December 20, 2022 – We sit down at the local arena to talk while her two young children are out on the ice, enjoying a public free skate. Anzhela [last name withheld] begins her story.
“We were awakened at 4:00 AM by close friends who said, ‘Quickly, you need to take all your bags and go from Kyiv because war has started!’ “
Anzhela says, “After this call, we stayed lying in bed, me and my husband. We have a very warm apartment, [so] the door to the balcony is always open. We live on the top floor. And suddenly [through the open balcony door], we see in the sky these military planes — one, two, three… So loud!” Anzhela says, “You understand at that moment [that] it’s not a joke, it’s really happening, it’s really started.”
That was February 24, 2022, the day Russia invaded Ukraine, a day that will now live in infamy, a day that has changed the world.
Anzhela and their children, Anna, five years old, and nine-year-old Artem, arrived on Vancouver Island just three months ago, at midnight on September 11, 2022.
This is the story of how one Ukrainian family has been coping with the massive disruption of their lives, and our community’s efforts to help them.
“For the first few minutes,” says Anzhela, “we stayed lying in bed.”
“You know, for two weeks, maybe three weeks, all of us, our friends, our colleagues would talk about, ‘If war started, if war not started.’ But,” she explains with mild exasperation, “we needed to live our usual lives! We needed to go to the supermarket, we maybe have some celebrations, maybe a hockey tournament or something like that. Actually, we didn’t have time to think about [what to do] if [war] started.”
“Then my husband said, ‘I need to wash up, to have a shower, I need to get my brain together because I need to understand what we have to do.’ ”
Anzhela casts her mind back over that tumultuous day. “Because, you know, we can’t take all our things. We have little time. It’s very scary at that moment because we don’t understand what happens next,” she says. “Now, I understand that Kyiv was not very bombed that day, and we could have spent maybe one or two weeks there. But in that moment, you can’t understand.”
Anzhela and her husband Dmytro decide they will travel to her parents’ home in Vinnytsia, about 250 km south of Kyiv. A city of 370,000 people known for its universities, Vinnytsia “maybe would be safer, quieter” they thought than staying in their home in Kyiv. The capital city of Ukraine, Kyiv is home to about 3.5 million people, the seventh largest city in Europe.
Anzhela says she and her husband told the children that they wouldn’t be going to school that day, but only said, “We were going to go visit their grandmother and grandfather.” The family quickly packed their clothes, got in the car and left Kyiv.
“We go from 7 o’clock in the morning,” says Anzhela. They weren’t alone in fleeing the invasion. “All people go. [There were] so many troubles on the road, people nervous, rushed, long lines in the gas station,” she says. “You could only get 20 litres gas. If you have a big car, what is 20 litres? It’s [normally] a three hour drive, but” says Anzhela, on this day, “we stayed on the road for sixteen hours!”
The sense of humour and resilience displayed by Ukrainians in the wake of the invasion is evident in Anzhela’s recollection of this dark day. “When we got to my parents’ [home], I see that I packed all my perfumes! For what? You know, you don’t know what to do in this moment. Maybe better take warm shoes, but no, you take all your perfumes!” Anzhela says, laughing at herself.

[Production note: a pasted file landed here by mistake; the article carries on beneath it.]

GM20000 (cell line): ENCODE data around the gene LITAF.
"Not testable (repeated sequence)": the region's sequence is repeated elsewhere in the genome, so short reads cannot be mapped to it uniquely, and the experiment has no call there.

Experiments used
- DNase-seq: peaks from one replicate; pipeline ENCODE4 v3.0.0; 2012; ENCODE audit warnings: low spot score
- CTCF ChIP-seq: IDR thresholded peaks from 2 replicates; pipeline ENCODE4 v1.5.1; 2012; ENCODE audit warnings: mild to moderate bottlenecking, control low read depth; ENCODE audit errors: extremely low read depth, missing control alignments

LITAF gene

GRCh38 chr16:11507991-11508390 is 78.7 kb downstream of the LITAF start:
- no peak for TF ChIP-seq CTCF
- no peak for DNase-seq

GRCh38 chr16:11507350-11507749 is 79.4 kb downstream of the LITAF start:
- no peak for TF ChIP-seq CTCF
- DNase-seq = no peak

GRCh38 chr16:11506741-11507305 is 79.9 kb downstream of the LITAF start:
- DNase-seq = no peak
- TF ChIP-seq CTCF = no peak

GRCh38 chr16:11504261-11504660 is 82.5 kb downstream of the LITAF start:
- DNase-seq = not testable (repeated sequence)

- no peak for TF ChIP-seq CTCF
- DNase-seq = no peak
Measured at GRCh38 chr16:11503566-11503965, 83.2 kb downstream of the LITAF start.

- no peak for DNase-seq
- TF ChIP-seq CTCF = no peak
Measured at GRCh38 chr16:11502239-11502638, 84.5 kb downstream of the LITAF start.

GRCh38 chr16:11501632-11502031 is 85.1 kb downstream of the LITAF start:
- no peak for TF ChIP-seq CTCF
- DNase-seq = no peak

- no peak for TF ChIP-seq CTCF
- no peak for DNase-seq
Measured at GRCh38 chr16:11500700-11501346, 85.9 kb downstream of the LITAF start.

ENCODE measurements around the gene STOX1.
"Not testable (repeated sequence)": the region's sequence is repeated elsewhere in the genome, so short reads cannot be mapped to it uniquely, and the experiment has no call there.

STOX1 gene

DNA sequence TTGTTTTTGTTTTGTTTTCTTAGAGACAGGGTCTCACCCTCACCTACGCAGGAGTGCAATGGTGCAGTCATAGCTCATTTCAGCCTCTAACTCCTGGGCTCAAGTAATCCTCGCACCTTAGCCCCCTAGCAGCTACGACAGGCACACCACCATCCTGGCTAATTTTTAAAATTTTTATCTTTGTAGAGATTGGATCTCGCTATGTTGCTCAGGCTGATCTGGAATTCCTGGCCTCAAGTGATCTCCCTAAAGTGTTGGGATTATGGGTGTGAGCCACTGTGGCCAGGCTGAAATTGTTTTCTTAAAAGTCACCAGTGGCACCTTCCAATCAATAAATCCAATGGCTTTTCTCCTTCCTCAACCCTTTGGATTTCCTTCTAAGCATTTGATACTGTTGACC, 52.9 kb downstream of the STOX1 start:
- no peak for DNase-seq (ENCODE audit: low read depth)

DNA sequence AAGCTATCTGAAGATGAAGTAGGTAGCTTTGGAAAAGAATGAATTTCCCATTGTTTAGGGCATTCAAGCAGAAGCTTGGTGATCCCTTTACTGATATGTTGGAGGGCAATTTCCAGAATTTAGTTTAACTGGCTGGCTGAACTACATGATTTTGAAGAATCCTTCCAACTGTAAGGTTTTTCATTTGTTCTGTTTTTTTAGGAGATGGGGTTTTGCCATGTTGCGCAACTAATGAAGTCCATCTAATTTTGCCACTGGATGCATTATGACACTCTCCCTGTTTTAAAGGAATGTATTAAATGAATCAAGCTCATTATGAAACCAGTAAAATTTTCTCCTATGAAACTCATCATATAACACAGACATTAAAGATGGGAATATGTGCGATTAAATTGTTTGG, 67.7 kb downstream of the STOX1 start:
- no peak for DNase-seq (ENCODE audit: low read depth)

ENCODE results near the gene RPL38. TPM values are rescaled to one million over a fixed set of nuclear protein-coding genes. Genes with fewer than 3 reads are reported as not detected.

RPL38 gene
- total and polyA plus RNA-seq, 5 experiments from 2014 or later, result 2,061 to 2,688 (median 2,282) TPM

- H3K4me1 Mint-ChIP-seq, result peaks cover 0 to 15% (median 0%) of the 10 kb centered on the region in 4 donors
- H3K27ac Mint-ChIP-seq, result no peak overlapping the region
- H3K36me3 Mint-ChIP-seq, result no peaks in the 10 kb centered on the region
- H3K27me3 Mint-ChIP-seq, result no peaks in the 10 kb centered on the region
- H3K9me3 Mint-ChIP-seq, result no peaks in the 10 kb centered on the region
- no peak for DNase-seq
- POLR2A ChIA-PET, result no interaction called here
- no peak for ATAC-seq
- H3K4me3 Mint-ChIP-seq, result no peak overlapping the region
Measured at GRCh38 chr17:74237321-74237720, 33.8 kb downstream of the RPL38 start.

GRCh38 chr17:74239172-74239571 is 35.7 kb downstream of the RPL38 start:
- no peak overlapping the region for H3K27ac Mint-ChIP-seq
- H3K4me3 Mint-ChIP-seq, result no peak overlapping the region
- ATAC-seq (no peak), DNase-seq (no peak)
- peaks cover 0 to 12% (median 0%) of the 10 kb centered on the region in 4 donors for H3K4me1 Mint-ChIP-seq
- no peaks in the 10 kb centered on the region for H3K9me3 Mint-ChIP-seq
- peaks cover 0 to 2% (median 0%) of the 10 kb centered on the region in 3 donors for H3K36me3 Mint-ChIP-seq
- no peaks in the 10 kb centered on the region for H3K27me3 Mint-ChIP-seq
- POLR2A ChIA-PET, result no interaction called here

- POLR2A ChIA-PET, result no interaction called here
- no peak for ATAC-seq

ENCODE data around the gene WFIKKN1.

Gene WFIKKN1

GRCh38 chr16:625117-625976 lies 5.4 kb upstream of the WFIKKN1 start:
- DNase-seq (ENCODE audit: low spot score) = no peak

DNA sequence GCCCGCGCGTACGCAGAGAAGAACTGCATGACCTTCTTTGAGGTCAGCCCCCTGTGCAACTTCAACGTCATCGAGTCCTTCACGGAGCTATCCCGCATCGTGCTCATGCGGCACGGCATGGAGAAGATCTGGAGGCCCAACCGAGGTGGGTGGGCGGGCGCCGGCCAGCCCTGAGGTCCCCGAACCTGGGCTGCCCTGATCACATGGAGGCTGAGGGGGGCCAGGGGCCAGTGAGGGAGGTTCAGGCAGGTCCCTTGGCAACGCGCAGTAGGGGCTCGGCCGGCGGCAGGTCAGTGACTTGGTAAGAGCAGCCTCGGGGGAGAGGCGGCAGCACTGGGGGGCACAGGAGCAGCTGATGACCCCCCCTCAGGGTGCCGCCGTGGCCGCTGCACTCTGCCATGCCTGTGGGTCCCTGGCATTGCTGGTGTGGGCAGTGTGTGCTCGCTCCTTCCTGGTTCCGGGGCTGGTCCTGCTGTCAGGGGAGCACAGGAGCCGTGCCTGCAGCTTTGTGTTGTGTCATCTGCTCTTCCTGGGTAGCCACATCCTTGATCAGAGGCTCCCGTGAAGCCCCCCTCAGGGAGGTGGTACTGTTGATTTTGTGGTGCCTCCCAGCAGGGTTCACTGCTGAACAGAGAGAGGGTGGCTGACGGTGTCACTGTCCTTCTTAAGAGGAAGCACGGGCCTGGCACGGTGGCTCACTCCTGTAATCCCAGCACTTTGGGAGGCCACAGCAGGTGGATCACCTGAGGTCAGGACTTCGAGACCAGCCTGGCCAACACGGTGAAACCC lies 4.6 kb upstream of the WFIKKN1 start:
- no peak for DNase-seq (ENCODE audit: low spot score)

The family stayed with her parents in Vinnytsia for five days, but Anzhela says, “I didn’t feel comfortable. You know, many of my friends still live there, and God bless they didn’t see any bad situation. No damage to house, my parents can live there safely. But I’m nervous.”
Hockey proves to be a salvation
“Life has always some… how do you say… serendipity,” says Anzhela.
Two years earlier, their young son Artem started playing hockey. Anzhela says hockey is not as popular a sport in Europe as it is here in Canada, but Artem enjoyed it and soon began playing tournaments out of town.
“In Kyiv, [for] my son’s hockey team,” says Anzhela, “I was the hockey mother collecting money for pizza, and when we go to another city, I was the woman who booked the hotels, booked the bus if we needed it when the team went to play in other cities. In December 2021 we go with hockey team to tournament in Czech Republic. We meet with parents and coach from Czech Republic.”
Anzhela says, “One week after the war started, our coach speak with coach from Czech Republic. The Czech R. coach says I give number from one man who wants to help all boys from the hockey team. Our coach gave him my number. In my second breath, after this one week [of war], I phoned all the parents from our hockey team and told them we can have a place to live, food, children can go to school, and children can play hockey, like in Ukraine.”
“And this happened,” says Anzhela. “I took 26 people to Czech Republic. This man arranged for us to live in a hotel, all of us, our big community with children, with grandmothers, without our husbands because they can’t go to the border [most men are not permitted to leave Ukraine while the war is on].” Her husband Dmytro returned to Kyiv where he works in communications for a large company, helping to keep the country’s infrastructure working.
In the Czech Republic, “We lived on the top of the mountain and had beautiful views but we didn’t have Internet. It’s so terrible because you can’t always speak with your parents, with your husband, but we understand that maybe it’s good for our mental health because we didn’t always stay all the time on the telephone,” she laughs. “We [women] would cook, speak together, play with children, they go to school, play hockey.”